Solving Heat Transfer Problems
Calculating the Required Heat: Heating Water in an Aluminum Pan
A 0.500 kg aluminum pan on a stove is used to heat 0.250 L of water from 20.0 to 80.0 . (a) How much heat is required? What percentage of the heat is used to raise the temperature of (b) the pan and (c) the water?
The pan and the water are always at the same temperature. When you put the pan on the stove, the temperature of the water and the pan is increased by the same amount. We use the equation for heat transfer for the given temperature change and masses of water and aluminum. The specific heat values for water and aluminum are given in the previous table.
In this example, most of the total heat transferred is used to heat the water, even though the pan has twice as much mass. This is because the specific heat of water is over four times greater than the specific heat of aluminum. Therefore, it takes a bit more than twice as much heat to achieve the given temperature change for the water than for the aluminum pan.
Water can absorb a tremendous amount of energy with very little resulting temperature change. This property of water allows for life on Earth because it stabilizes temperatures. Other planets are less habitable because wild temperature swings make for a harsh environment. You may have noticed that climates closer to large bodies of water, such as oceans, are milder than climates landlocked in the middle of a large continent. This is due to the climate-moderating effect of water’s large heat capacity—water stores large amounts of heat during hot weather and releases heat gradually when it’s cold outside.
Calculating Temperature Increase: Truck Brakes Overheat on Downhill Runs
When a truck headed downhill brakes, the brakes must do work to convert the gravitational potential energy of the truck to internal energy of the brakes. This conversion prevents the gravitational potential energy from being converted into kinetic energy of the truck, and keeps the truck from speeding up and losing control. The increased internal energy of the brakes raises their temperature. When the hill is especially steep, the temperature increase may happen too quickly and cause the brakes to overheat.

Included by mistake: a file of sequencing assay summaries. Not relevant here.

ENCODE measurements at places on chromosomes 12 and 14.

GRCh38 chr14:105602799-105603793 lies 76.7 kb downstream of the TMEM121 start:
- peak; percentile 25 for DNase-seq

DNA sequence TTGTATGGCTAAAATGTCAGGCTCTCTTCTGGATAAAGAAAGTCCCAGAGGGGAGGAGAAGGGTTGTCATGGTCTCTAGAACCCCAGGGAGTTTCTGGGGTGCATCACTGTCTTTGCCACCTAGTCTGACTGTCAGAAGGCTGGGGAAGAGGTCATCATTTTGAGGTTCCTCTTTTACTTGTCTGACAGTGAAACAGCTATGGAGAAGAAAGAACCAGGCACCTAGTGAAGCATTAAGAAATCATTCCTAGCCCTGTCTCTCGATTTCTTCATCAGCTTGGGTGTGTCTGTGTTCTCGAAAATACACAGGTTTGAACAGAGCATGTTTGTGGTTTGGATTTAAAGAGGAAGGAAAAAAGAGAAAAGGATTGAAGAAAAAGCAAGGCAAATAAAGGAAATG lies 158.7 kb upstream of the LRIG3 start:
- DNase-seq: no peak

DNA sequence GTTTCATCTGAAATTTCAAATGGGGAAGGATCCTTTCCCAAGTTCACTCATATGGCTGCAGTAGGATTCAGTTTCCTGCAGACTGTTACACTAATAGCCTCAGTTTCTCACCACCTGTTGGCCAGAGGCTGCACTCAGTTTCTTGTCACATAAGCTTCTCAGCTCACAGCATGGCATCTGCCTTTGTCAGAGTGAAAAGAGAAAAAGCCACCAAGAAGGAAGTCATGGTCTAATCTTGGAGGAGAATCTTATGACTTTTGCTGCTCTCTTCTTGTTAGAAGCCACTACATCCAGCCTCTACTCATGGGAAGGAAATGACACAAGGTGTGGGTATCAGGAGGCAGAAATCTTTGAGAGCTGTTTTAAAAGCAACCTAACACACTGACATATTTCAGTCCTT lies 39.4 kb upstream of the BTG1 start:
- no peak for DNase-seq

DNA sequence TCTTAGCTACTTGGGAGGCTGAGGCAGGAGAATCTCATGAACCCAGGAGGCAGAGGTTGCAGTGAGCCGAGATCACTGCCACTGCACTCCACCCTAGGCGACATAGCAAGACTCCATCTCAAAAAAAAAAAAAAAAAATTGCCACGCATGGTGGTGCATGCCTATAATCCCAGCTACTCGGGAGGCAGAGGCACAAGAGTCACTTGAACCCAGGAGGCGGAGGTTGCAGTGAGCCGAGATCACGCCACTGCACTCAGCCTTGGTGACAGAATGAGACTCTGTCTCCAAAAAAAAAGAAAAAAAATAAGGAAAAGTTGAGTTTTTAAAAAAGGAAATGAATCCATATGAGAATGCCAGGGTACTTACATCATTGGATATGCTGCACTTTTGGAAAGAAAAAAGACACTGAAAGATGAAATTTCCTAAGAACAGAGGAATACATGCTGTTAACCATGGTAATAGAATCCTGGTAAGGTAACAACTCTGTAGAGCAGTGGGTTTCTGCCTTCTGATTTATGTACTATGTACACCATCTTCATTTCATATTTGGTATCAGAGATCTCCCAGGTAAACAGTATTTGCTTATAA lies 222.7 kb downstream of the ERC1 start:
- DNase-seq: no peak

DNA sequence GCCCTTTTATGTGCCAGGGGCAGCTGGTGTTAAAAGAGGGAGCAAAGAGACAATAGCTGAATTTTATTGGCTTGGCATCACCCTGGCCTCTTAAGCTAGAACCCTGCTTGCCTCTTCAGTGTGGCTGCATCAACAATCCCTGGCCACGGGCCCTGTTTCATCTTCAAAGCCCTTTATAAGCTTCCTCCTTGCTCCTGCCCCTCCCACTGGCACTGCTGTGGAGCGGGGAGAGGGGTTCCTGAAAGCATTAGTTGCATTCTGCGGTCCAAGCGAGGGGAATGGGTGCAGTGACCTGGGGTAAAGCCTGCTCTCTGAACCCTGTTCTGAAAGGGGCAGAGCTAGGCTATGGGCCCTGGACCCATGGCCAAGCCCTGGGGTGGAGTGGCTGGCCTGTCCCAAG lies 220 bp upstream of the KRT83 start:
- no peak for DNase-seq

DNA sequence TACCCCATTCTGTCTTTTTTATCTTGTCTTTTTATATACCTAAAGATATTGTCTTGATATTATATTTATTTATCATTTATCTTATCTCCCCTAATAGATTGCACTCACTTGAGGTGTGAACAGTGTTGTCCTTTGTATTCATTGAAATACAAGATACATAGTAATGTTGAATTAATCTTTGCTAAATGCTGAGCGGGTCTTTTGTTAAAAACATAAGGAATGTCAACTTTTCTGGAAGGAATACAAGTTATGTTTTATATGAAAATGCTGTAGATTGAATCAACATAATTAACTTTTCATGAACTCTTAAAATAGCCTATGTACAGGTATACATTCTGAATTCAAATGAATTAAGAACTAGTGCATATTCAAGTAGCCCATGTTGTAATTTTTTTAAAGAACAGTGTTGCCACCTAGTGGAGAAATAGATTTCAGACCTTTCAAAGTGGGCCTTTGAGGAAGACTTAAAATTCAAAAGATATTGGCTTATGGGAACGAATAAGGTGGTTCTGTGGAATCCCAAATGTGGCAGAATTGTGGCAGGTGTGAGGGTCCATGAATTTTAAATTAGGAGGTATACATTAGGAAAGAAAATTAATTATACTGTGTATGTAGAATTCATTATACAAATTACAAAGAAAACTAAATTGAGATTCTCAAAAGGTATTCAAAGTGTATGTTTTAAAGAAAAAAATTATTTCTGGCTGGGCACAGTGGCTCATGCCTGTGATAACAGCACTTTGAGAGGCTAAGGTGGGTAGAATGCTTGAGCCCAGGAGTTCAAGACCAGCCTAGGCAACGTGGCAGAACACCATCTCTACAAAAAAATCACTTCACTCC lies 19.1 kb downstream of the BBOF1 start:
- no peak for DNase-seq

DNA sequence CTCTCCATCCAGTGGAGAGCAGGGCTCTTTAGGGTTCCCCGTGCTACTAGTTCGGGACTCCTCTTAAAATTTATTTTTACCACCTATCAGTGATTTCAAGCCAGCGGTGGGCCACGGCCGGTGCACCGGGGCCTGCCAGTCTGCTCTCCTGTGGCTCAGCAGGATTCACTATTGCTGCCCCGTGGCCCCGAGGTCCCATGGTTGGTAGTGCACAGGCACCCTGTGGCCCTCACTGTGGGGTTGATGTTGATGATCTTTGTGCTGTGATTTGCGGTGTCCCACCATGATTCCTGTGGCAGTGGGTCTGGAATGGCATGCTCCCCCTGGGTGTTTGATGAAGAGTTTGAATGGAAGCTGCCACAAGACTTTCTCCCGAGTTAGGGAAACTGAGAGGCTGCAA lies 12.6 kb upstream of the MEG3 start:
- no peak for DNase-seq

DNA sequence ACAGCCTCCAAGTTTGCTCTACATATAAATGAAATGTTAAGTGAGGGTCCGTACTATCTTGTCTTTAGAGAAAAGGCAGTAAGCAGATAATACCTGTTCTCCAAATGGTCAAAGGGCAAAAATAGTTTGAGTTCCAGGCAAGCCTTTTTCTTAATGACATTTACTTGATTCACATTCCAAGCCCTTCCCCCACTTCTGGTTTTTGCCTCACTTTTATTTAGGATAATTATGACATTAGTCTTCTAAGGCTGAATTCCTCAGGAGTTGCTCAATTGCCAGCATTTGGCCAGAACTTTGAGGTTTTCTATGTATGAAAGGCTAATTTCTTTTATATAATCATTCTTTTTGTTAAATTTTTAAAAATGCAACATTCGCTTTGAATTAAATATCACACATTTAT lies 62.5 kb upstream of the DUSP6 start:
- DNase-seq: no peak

Calculate the temperature increase of 100 kg of brake material with an average specific heat of 800 J/kg from a 10,000 kg truck descending 75.0 m (in vertical displacement) at a constant speed.
We first calculate the gravitational potential energy (Mgh) of the truck, and then find the temperature increase produced in the brakes.
This temperature is close to the boiling point of water. If the truck had been traveling for some time, then just before the descent, the brake temperature would likely be higher than the ambient temperature. The temperature increase in the descent would likely raise the temperature of the brake material above the boiling point of water, which would be hard on the brakes. This is why truck drivers sometimes use a different technique for called “engine braking” to avoid burning their brakes during steep descents. Engine braking is using the slowing forces of an engine in low gear rather than brakes to slow down.
How much heat does it take to raise the temperature of 10.0 kg of water by 1.0 °C ?
- 84 J
- 42 J
- 84 kJ
- 42 kJ
Calculate the change in temperature of 1.0 kg of water that is initially at room temperature if 3.0 kJ of heat is added.
- 358 °C
- 716 °C
- 0.36 °C
- 0.72 °C
Check Your Understanding
Use these questions to assess student achievement of the section’s learning objectives. If students are struggling with a specific objective, these questions will help identify which and direct students to the relevant content.
- The mass difference between two objects causes heat transfer.
- The density difference between two objects causes heat transfer.
- The temperature difference between two systems causes heat transfer.
- The pressure difference between two objects causes heat transfer.
- The overall direction of heat transfer is from the higher-temperature object to the lower-temperature object.
- The overall direction of heat transfer is from the lower-temperature object to the higher-temperature object.
- The direction of heat transfer is first from the lower-temperature object to the higher-temperature object, then back again to the lower-temperature object, and so-forth, until the objects are in thermal equilibrium.
- The direction of heat transfer is first from the higher-temperature object to the lower-temperature object, then back again to the higher-temperature object, and so-forth, until the objects are in thermal equilibrium.
- conduction, radiation, and reflection
- conduction, reflection, and convection
- convection, radiation, and reflection
- conduction, radiation, and convection
True or false—Conduction and convection cannot happen simultaneously